BS 6349-2 PDF

PORT WORKS DESIGN MANUAL PART 2Guide to Design of Piers and Dolphins Civil Engineering Office Civil Engineering Department The Government. Find the most up-to-date version of BS at Engineering Buy BS Maritime works. Code of practice for the design of quay walls, jetties and dolphins from SAI Global.

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When considering the effects of water pressures on the 63349-2 system, they can be regarded as coming from 63499-2 single source [BS EN Soil replacement below seabed level should take place before piling. This method of construction is more appropriate when there is a considerable length of quay to construct, and where there is suficient water depth to allow the manoeuvring of the loating caissons between the casting area and the inal location.

BS Maritime works. Code of practice for the design of quay walls, jetties and dolphins

The planning of such measures for new structures should take into account the safety measures already in place in the existing parts of the port, and any that are required by the risk assessment 4.

Blending valves might be needed, and maximum and minimum supplying rates should be speciied. For the purpose of this calculation the wall should be assumed to be rigid.

It is usual to apply a small pre-stress to tie rods to limit wall movement. These cross-over points and the outlet points can inluence the structural design. Maintenance of rail centres is achieved by means of tie beams connecting the rail beams. The unevenness of cut usually obtained, and the possibility of the layers below the surface layer forming a potential failure plane under foundations, should be taken into account.

The support system for gantry cranes and other mechanical handling plant might dictate the geometry of the berth structure. Code of practice for design of fendering and mooring systems BS Where the section modulus of a steel sheet-piled wall is increased by ixing reinforcing plates to the piles or by introducing box sections, 6394-2 additional elements need only be provided over the height where they are required for bending resistance. This is particularly applicable to bulk terminals serving oil tankers, very large crude carriers VLCCsliquid natural gas LNG carriers or other bulk vessels where maximum horizontal loads are severe and imposed vertical loads are light.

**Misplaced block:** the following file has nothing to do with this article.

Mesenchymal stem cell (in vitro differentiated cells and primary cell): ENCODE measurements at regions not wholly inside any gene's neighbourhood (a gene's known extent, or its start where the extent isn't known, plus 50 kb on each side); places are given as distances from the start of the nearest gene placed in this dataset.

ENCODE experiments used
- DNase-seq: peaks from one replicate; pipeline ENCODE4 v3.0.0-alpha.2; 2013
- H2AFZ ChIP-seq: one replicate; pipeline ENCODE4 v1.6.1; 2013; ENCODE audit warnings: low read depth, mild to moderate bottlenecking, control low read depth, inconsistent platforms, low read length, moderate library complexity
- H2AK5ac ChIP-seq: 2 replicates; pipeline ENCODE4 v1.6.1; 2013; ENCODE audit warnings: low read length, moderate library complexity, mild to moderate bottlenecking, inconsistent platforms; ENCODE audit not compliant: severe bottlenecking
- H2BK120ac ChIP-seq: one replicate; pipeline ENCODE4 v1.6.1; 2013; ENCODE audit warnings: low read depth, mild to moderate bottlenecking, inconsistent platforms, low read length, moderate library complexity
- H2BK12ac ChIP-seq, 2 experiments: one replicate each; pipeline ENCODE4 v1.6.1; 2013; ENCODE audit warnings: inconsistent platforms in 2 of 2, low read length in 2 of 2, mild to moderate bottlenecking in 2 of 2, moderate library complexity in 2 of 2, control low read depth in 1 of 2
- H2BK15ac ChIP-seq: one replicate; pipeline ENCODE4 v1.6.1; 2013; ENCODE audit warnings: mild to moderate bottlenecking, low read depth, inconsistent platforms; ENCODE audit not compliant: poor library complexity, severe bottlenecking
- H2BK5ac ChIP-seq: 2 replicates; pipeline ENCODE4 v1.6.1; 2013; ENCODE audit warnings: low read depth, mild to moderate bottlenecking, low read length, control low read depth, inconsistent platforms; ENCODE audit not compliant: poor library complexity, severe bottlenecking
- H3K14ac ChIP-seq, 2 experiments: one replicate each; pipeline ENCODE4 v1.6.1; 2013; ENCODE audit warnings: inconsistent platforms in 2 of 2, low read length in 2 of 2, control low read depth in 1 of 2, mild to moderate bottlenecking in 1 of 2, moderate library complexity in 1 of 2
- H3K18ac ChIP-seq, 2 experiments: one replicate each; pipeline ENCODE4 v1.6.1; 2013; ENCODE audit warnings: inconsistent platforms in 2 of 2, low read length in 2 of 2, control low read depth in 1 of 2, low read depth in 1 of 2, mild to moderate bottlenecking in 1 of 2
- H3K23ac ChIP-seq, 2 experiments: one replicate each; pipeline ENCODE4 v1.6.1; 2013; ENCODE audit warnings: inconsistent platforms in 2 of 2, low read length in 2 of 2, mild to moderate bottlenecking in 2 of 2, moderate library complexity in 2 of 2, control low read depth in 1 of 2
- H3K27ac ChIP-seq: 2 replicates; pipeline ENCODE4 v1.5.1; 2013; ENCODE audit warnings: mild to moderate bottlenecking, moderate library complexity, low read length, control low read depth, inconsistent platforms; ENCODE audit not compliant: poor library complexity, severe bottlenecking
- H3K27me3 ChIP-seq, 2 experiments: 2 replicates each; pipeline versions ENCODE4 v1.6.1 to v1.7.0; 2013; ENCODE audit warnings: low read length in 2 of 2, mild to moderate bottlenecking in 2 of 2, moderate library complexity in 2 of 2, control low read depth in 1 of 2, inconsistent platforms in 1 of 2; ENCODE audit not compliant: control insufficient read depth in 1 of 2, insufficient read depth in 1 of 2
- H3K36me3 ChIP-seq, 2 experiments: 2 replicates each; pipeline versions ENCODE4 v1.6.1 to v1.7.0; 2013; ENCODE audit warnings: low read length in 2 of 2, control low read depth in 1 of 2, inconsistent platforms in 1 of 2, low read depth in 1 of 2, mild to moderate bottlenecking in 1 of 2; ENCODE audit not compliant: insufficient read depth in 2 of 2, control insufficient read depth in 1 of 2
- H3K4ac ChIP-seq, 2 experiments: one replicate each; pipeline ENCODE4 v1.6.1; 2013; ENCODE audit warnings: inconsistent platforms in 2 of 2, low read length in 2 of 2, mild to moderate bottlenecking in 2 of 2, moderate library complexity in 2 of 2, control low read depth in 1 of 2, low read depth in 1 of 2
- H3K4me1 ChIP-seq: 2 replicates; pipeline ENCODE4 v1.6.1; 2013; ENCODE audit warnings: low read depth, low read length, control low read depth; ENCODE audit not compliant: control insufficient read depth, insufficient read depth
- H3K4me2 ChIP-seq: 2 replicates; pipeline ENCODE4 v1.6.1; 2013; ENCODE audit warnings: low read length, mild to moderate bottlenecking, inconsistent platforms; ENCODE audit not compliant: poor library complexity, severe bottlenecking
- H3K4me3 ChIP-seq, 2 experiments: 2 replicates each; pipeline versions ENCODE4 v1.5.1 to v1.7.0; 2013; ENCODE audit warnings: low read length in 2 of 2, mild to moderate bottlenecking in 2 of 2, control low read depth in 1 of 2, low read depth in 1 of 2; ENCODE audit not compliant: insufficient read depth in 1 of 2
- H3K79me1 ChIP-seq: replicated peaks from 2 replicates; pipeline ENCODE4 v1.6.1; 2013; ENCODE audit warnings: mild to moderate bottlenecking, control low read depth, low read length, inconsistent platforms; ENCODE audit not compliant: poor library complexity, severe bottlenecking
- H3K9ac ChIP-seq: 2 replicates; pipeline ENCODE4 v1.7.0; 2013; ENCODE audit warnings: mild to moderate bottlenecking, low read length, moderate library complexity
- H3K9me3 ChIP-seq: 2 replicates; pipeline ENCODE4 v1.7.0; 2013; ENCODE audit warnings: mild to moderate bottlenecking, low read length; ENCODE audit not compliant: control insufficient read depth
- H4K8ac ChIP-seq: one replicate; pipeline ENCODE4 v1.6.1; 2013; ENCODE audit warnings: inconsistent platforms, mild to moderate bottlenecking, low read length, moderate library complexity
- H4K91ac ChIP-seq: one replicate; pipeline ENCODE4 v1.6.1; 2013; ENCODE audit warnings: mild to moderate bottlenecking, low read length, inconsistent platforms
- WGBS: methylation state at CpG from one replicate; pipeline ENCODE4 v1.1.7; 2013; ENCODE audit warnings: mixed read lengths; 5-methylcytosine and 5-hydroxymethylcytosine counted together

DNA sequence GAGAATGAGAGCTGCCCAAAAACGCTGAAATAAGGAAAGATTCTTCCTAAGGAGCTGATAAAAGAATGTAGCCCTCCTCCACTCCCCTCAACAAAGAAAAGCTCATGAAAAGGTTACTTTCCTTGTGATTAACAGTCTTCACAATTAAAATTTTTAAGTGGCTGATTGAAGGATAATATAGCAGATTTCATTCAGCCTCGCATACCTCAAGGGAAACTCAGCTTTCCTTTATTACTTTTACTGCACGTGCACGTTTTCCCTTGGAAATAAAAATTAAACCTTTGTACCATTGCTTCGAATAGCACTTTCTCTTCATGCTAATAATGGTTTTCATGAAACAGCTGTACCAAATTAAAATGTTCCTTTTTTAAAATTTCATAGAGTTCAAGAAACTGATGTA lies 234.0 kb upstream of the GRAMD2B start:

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The strongpoint thus formed may be designed as a gravity structure. Care bw be taken to avoid interference of bearing and sheet piles. Figure 17 Anchoring arrangements at corners Key 1 Possible counteracting ties 2 Typical tie rods 3 Main anchor wall 4 Return anchor wall 5 Return wall 6 Front wall a Diagonal ties b Anchor walls in two directions 6.

Rails should not be ixed until the tie 649-2 have been constructed.

If they are always to lie alongside in the same direction e. The overall stability against rotational failure of the wall and the surrounding earth masses should be taken into account as described in 6. NOTE Actions can be grouped under the general headings given in Annex B for the initial design but it might be necessary to consider the actions within a group separately when they are unusual or of particular signiicance.

BS 6349-2:2010

If in-situ concrete is to be used within the tidal zone, members should be detailed so that the concrete can be easily placed and effectively compacted. The materials that are needed to achieve durability are described in BS Excavation on land can be carefully controlled, but under water it has to be executed by dredger or occasionally by diver.